It is just over a week since the passing of our close friend Sylvia Fruchter A”H, Zysel bat Moshe Yoseph Hacohen v’Bella. Those who have followed our travel blog may have noted we have been praying for her to return to health for over 5 years. It saddens us tremendously that we have lost a person who meant so much to her friends and family. I would like to share a few reflections, beginning with the story of Nachshon. In most versions of the midrash, Nachson wades into the water until it is nearly over his head, and prays from the depths for God to help him. We are taught by Nachshon’s example that we are required to have a mixture of both faith with courage to deal with problems. This embodied Sylvia completely, not just during her battle with cancer over the past 5 years, but throughout her life. As a preteen, she helped he mother who ultimately passed away at a young age from cancer; she moved with her father from Romania to Israel to Montreal, being both high school student and homemaker; and after marrying Haim, they returned to Montreal to take care of her father. As they built their life together in Montreal, there were obviously other challenges, but Sylvia had one way to deal with challenges: with a smile, with a positive attitude, with faith that things would improve and with courage to take the steps needed to not just wish things were better but to make things better. Even during her treatments, she had such tremendous optimism and clear faith in the professionals taking care of her. This was rewarded by some close calls with periods of tremendous recovery, and allowed her family to share happy occasions such as the birth of Lev, the marriage of Bilha to Chai, the birth of Adi and just watching Shilo grow!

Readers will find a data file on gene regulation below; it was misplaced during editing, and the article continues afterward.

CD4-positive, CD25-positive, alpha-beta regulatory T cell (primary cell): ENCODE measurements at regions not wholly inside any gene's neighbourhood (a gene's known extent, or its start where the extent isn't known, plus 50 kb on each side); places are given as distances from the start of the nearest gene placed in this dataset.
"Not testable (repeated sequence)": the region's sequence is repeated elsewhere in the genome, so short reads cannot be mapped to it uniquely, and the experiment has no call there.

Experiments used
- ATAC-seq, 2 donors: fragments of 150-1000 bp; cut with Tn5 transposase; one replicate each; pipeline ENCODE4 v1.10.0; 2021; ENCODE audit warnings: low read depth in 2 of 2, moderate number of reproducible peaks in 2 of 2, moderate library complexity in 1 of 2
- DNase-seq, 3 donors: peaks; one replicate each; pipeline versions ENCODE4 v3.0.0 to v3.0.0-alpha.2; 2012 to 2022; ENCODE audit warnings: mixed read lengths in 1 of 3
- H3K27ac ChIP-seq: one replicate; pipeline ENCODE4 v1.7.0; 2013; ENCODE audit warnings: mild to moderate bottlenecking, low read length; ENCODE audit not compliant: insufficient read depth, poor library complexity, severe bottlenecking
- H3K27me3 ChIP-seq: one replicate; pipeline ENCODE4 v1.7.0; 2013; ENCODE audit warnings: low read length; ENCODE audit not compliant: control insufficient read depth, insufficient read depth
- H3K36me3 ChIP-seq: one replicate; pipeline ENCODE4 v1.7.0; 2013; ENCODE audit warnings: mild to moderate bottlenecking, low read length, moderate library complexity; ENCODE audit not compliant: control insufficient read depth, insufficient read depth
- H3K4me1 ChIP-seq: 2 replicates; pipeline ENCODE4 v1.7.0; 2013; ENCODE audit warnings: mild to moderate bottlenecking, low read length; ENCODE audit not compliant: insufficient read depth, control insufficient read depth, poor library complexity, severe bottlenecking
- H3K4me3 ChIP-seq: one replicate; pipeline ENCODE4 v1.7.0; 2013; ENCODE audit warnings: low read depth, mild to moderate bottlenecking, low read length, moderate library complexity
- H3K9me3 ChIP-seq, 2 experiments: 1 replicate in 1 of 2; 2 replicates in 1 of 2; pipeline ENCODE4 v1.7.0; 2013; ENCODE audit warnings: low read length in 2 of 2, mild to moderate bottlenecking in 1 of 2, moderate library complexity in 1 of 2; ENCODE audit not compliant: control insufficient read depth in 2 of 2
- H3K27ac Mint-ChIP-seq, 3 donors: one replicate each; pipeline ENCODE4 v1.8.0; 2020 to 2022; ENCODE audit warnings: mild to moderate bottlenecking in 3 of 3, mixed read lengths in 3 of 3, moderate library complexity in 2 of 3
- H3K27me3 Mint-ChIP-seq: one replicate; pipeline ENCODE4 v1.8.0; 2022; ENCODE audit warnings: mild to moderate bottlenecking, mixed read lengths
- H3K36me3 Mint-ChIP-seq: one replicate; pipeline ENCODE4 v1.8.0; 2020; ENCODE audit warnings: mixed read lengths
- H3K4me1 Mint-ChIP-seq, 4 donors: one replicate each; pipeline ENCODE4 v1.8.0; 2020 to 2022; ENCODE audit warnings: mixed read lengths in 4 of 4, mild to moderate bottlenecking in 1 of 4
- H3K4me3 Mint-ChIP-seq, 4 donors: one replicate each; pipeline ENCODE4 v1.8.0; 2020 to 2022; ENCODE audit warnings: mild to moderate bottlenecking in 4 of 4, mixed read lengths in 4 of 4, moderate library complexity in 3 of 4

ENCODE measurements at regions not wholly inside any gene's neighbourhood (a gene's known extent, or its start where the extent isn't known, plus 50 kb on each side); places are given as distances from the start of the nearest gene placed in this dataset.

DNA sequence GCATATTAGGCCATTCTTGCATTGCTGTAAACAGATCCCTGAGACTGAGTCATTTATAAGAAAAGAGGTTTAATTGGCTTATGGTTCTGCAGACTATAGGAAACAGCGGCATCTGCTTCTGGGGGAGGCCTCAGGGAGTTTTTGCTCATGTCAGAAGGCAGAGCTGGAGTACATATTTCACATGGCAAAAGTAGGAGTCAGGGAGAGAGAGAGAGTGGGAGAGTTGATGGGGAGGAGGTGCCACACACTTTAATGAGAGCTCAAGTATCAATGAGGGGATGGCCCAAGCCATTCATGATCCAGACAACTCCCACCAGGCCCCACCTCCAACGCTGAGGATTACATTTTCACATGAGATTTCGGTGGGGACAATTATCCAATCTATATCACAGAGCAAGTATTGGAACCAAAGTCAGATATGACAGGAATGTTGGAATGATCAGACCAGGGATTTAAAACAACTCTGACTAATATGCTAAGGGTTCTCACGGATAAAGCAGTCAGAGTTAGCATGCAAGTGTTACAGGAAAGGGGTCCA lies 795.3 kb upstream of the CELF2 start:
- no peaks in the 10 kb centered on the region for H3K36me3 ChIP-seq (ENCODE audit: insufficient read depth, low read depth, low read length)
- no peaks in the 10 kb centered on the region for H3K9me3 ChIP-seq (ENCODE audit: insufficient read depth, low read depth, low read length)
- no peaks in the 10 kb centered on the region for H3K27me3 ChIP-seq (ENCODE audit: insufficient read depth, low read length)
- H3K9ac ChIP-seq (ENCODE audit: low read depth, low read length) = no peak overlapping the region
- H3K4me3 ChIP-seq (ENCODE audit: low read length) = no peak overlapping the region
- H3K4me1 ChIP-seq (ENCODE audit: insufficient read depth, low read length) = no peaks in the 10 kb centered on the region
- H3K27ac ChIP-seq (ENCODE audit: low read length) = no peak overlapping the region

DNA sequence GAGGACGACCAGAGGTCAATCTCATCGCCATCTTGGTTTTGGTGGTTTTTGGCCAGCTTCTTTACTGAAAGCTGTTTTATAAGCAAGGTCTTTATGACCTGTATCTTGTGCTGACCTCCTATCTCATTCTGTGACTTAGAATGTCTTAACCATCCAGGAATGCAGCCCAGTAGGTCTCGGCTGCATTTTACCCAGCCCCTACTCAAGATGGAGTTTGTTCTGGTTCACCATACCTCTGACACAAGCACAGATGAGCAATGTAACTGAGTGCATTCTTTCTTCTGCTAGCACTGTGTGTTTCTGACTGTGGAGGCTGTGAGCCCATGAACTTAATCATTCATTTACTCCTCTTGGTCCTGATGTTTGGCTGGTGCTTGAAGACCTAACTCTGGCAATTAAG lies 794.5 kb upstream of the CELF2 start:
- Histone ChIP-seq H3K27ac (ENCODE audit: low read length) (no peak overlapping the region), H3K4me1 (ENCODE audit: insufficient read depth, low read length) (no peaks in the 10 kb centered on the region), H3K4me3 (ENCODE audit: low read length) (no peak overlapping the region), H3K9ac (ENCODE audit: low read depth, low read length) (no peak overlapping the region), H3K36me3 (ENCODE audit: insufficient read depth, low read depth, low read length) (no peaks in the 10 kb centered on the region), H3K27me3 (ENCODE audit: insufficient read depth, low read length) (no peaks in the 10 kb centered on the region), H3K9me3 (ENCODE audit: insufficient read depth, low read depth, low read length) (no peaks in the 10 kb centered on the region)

Although someone with so much responsibility early in her life, and medical problems over the last several years could have easily said, now, it’s my turn for someone to take care of me, she did the opposite. If you were a member of the Sylvia’s circle of friends, you knew there was always someone you could count on for help, for advice, or for just an encouraging word. Barbara and Sylvia spoke often; I can say very truthfully that one thing that I will clearly miss is the cheerful “Hello Barbara” when Sylvia would call or answer the phone. There was always something in her voice that could brighten your day. It was amazing that this never changed, despite her illness, despite treatments, despite the ups and the downs: there was always a positive note and she had the uncanny ability to always lift you up even when you knew that things were not going well.

This wonderful combination of courage, positivity and faith has permeated the Fruchter household. Haim, Bilha, Yacov and Orly all are amazing friends, but also their warm, giving positive nature is reflected in their professional lives and in how they conduct themselves in all facets of life. It is clear that Sylvia’s example, mission and lessons will be carried on by her family, including her grandchildren. We should all be party to that as well; to be there for each other, to be positive and helpful and welcoming. It would be very a fitting tribute to Sylvia if we all just brightened someone’s day regularly like she did for so many of us.

Tehe zichra Baruch/May her memory always be a blessing